While it's good to know that you eventually need a Baptistery, large statues, a marble altar, stained glass windows (etc), those things are "when I win the lottery" pipe dreams for 100% of Resistance chapels, and probably will be for the next 10 years or so.
What I'm more interested in is the stuff you need to have a normal-looking Mass at your Resistance chapel.
It's easy to put cinder blocks under a regular wooden, full-size conference table and drape it with bedsheets, etc. so you can't see the ugly frame. With proper altar linens on top, and a painted wooden board propped up behind it (where you attach a good-sized crucifix), your makeshift altar can look quite nice!
But other things would really be helpful, even in the short term. For example, Father had to hand a corporal to the altar server to use for a paten at our Mass here. I wish I had known that their Mass kit didn't include a server paten.
I have no idea what kind of cruets they normally use, since I bought some before they got here. Did you know that 10 oz. is the perfect size? I got lucky. Nowhere does anyone talk about details like that. Also, on Amazon.com you need to buy them in packs of 6 for a total cost of $28.
They only had 1 serving of Mass wine left. How does one acquire Mass wine? Are there any regulations on what kind of grape wine is used? Can the wine have sulfites, or does it have to be sulfite-free? Is there a preferred brand?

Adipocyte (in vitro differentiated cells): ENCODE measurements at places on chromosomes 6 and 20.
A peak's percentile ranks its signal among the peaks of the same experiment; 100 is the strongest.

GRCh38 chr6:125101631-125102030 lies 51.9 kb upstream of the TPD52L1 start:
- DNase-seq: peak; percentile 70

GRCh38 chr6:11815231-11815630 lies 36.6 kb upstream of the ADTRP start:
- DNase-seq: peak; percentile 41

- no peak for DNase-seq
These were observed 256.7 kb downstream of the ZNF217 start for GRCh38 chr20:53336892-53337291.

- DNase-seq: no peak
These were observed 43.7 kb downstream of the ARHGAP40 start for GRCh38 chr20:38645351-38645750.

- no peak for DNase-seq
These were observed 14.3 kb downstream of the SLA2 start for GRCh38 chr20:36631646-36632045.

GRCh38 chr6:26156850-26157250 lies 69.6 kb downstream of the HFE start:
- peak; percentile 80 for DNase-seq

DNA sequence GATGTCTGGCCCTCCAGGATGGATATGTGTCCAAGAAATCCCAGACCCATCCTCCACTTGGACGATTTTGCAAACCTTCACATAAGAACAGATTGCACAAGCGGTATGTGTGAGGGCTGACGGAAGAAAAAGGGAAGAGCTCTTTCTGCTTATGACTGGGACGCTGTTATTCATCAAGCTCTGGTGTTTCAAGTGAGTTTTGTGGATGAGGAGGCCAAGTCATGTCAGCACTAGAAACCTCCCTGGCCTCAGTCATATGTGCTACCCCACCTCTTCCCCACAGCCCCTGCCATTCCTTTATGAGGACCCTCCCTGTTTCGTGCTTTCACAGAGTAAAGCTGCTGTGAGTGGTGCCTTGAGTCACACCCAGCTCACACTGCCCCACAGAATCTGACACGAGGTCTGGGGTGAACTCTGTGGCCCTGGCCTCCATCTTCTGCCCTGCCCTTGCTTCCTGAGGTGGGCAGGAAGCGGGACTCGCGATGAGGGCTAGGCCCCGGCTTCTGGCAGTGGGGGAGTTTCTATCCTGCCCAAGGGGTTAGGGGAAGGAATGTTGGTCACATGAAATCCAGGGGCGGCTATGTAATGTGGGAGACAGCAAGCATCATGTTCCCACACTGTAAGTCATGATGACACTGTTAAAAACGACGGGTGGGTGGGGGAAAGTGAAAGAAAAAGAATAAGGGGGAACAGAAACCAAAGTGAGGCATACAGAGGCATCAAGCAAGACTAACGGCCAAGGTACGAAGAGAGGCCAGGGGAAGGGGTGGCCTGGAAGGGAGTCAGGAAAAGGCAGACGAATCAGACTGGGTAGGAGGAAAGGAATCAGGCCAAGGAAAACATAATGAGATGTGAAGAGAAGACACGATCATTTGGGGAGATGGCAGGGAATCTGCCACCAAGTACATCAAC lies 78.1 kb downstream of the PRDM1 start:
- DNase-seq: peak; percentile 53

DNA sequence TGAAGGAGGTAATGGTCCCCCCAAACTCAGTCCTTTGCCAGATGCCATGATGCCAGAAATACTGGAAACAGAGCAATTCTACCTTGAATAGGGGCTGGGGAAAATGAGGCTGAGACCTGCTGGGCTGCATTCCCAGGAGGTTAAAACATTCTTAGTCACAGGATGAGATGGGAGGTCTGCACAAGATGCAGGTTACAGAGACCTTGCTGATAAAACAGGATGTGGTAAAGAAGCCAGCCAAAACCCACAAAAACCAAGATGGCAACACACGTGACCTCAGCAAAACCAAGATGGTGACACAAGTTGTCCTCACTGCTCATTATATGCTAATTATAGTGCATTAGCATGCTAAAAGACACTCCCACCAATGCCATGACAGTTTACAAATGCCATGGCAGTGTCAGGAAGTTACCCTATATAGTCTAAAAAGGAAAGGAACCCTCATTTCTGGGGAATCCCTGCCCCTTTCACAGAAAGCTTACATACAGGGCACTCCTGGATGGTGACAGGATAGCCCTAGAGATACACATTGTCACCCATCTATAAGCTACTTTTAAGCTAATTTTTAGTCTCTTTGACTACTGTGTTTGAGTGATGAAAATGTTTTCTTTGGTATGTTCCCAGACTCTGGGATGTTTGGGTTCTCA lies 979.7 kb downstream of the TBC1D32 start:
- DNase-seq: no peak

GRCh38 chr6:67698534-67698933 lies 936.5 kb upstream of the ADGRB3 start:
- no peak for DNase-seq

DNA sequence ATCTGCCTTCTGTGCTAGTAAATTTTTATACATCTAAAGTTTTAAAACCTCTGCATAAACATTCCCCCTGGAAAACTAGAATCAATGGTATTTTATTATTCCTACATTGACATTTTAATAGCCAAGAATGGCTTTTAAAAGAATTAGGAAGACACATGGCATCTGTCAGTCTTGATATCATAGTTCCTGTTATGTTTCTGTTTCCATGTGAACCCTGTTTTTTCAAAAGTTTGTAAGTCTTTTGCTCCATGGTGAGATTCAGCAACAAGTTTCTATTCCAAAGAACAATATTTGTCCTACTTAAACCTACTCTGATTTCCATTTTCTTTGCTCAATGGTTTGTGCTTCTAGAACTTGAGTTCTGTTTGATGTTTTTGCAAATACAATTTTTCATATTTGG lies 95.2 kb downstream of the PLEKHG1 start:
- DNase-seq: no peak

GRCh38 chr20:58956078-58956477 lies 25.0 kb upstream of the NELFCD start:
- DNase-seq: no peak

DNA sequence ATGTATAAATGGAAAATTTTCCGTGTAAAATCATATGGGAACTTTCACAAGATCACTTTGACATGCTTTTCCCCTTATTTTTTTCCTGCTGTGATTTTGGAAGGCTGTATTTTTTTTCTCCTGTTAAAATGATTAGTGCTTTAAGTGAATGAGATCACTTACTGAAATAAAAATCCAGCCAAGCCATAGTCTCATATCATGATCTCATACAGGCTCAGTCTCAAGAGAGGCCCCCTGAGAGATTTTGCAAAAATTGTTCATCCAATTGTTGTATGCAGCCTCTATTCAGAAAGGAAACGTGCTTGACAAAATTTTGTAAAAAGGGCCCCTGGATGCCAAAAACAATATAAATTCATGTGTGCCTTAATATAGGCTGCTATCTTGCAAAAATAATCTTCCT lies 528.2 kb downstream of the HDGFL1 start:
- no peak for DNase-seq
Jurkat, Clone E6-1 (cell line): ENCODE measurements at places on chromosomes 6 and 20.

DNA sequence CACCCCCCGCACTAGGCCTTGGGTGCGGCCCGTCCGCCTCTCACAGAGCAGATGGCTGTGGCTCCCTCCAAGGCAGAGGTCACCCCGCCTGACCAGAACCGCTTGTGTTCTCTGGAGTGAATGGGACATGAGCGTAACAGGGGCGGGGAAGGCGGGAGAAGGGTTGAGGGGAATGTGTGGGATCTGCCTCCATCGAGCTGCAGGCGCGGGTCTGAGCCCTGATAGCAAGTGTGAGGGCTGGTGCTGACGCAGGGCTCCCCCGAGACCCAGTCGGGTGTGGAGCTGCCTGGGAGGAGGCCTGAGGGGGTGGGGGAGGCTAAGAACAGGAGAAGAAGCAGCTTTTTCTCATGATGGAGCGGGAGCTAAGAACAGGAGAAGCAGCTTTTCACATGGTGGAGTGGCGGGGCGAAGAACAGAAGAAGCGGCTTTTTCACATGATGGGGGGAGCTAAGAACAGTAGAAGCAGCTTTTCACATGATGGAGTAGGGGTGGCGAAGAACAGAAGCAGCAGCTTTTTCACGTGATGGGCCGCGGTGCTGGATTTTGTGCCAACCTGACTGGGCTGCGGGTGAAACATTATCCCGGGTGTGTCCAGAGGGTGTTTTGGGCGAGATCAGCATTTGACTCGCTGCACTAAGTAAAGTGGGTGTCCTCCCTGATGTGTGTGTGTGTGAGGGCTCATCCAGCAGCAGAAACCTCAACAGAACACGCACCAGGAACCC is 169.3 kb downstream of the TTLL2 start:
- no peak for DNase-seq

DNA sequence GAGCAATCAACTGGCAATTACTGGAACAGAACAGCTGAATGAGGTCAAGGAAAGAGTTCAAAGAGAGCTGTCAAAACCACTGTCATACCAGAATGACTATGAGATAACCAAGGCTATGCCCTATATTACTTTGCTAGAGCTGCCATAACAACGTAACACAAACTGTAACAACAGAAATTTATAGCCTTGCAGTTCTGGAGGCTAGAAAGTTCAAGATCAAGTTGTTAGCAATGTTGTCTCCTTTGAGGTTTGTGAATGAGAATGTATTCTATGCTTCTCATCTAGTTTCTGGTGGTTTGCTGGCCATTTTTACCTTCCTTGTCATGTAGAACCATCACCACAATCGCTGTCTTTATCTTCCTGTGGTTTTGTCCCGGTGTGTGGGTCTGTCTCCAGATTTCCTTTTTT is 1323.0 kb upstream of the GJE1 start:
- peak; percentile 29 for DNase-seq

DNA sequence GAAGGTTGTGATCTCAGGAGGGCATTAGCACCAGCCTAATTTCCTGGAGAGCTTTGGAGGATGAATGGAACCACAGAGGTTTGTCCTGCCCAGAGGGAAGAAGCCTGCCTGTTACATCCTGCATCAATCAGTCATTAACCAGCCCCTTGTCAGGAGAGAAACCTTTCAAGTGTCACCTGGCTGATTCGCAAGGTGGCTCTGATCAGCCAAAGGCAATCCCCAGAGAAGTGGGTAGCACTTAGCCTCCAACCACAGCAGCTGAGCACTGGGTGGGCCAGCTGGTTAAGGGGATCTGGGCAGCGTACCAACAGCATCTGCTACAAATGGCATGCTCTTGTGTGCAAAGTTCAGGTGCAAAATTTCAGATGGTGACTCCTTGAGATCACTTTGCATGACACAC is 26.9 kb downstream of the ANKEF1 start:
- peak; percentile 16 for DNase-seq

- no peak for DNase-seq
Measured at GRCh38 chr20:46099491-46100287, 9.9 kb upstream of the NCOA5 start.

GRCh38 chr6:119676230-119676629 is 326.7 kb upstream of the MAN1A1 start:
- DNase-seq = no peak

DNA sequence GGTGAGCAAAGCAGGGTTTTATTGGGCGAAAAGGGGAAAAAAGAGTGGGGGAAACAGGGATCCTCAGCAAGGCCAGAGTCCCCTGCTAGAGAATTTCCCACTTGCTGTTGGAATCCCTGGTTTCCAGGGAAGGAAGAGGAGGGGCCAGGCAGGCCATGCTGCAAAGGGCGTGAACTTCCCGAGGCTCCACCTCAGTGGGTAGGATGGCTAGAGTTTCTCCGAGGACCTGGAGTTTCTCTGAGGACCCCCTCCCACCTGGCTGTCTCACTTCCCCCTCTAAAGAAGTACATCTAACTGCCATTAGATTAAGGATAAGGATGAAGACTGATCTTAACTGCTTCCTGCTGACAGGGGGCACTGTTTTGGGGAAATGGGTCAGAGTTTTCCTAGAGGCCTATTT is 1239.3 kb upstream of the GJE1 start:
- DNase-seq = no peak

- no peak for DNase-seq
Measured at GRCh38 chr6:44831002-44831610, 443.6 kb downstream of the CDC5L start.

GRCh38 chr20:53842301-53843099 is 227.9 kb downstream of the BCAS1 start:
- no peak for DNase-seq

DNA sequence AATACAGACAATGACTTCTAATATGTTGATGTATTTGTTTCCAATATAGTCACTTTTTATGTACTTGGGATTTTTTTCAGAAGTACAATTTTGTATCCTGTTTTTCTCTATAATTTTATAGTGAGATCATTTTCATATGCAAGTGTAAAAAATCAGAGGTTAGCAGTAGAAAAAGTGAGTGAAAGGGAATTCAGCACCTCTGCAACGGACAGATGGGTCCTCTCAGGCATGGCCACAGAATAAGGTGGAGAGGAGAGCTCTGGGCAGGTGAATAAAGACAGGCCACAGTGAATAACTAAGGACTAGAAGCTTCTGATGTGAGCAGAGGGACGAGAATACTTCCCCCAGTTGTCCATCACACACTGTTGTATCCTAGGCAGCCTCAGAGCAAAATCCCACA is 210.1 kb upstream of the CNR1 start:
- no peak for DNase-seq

They also don't have regular Mass candles. They used a couple small red votive candles on the altar -- it didn't look very normal. Brass candlesticks are pretty cheap, but what size/diameter are the candles, and what type do they have to be? I think it's 51% beeswax. But what diameter are they usually? What is a good source for them?
For Ashes, they needed a bowl, towel, cake of soap, and water to clean up afterwards. They used water from the water cruet, since it was large enough. I wish I had thought of some of these things beforehand.
They need a missal stand. Just a piece of wood that props the missal up -- it can't be very expensive. But we had to use a throw pillow since we didn't have one.
Stations of the Cross -- we printed out some black & white stations, and laminated each one with a nice lamination machine we have. We still need 14 small wooden crosses to be able to properly have Stations (with the indulgences and everything).
Recording equipment! I really messed this one up. If you don't have a friend with nice recording equipment (or just in case that friend doesn't show up for some reason), at least have a laptop, tablet, or phone handy to catch the audio. Use common sense -- place it next to the priest, or as close as possible, and try to minimize noise in the chapel during the sermon.